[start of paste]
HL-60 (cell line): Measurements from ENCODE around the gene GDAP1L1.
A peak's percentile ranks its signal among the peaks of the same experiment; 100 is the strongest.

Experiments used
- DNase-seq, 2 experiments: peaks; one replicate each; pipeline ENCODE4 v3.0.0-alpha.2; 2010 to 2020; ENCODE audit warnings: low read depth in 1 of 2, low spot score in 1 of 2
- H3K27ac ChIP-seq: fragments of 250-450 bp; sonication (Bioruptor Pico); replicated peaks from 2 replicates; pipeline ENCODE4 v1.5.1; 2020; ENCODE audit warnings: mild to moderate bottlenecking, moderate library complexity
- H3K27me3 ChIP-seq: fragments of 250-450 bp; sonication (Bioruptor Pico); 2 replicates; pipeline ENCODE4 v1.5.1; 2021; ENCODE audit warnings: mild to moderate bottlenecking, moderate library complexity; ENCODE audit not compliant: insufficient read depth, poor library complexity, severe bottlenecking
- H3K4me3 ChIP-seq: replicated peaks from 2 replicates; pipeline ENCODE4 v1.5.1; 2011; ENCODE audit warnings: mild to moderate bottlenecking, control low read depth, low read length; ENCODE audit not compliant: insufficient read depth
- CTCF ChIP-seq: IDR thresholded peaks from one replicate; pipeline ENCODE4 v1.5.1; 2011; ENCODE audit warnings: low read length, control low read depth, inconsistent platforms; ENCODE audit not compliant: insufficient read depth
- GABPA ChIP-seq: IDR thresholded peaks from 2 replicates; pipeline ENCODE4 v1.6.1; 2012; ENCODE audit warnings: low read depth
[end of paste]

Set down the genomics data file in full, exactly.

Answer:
HL-60 (cell line): Measurements from ENCODE around the gene GDAP1L1.
A peak's percentile ranks its signal among the peaks of the same experiment; 100 is the strongest.

Experiments used
- DNase-seq, 2 experiments: peaks; one replicate each; pipeline ENCODE4 v3.0.0-alpha.2; 2010 to 2020; ENCODE audit warnings: low read depth in 1 of 2, low spot score in 1 of 2
- H3K27ac ChIP-seq: fragments of 250-450 bp; sonication (Bioruptor Pico); replicated peaks from 2 replicates; pipeline ENCODE4 v1.5.1; 2020; ENCODE audit warnings: mild to moderate bottlenecking, moderate library complexity
- H3K27me3 ChIP-seq: fragments of 250-450 bp; sonication (Bioruptor Pico); 2 replicates; pipeline ENCODE4 v1.5.1; 2021; ENCODE audit warnings: mild to moderate bottlenecking, moderate library complexity; ENCODE audit not compliant: insufficient read depth, poor library complexity, severe bottlenecking
- H3K4me3 ChIP-seq: replicated peaks from 2 replicates; pipeline ENCODE4 v1.5.1; 2011; ENCODE audit warnings: mild to moderate bottlenecking, control low read depth, low read length; ENCODE audit not compliant: insufficient read depth
- CTCF ChIP-seq: IDR thresholded peaks from one replicate; pipeline ENCODE4 v1.5.1; 2011; ENCODE audit warnings: low read length, control low read depth, inconsistent platforms; ENCODE audit not compliant: insufficient read depth
- GABPA ChIP-seq: IDR thresholded peaks from 2 replicates; pipeline ENCODE4 v1.6.1; 2012; ENCODE audit warnings: low read depth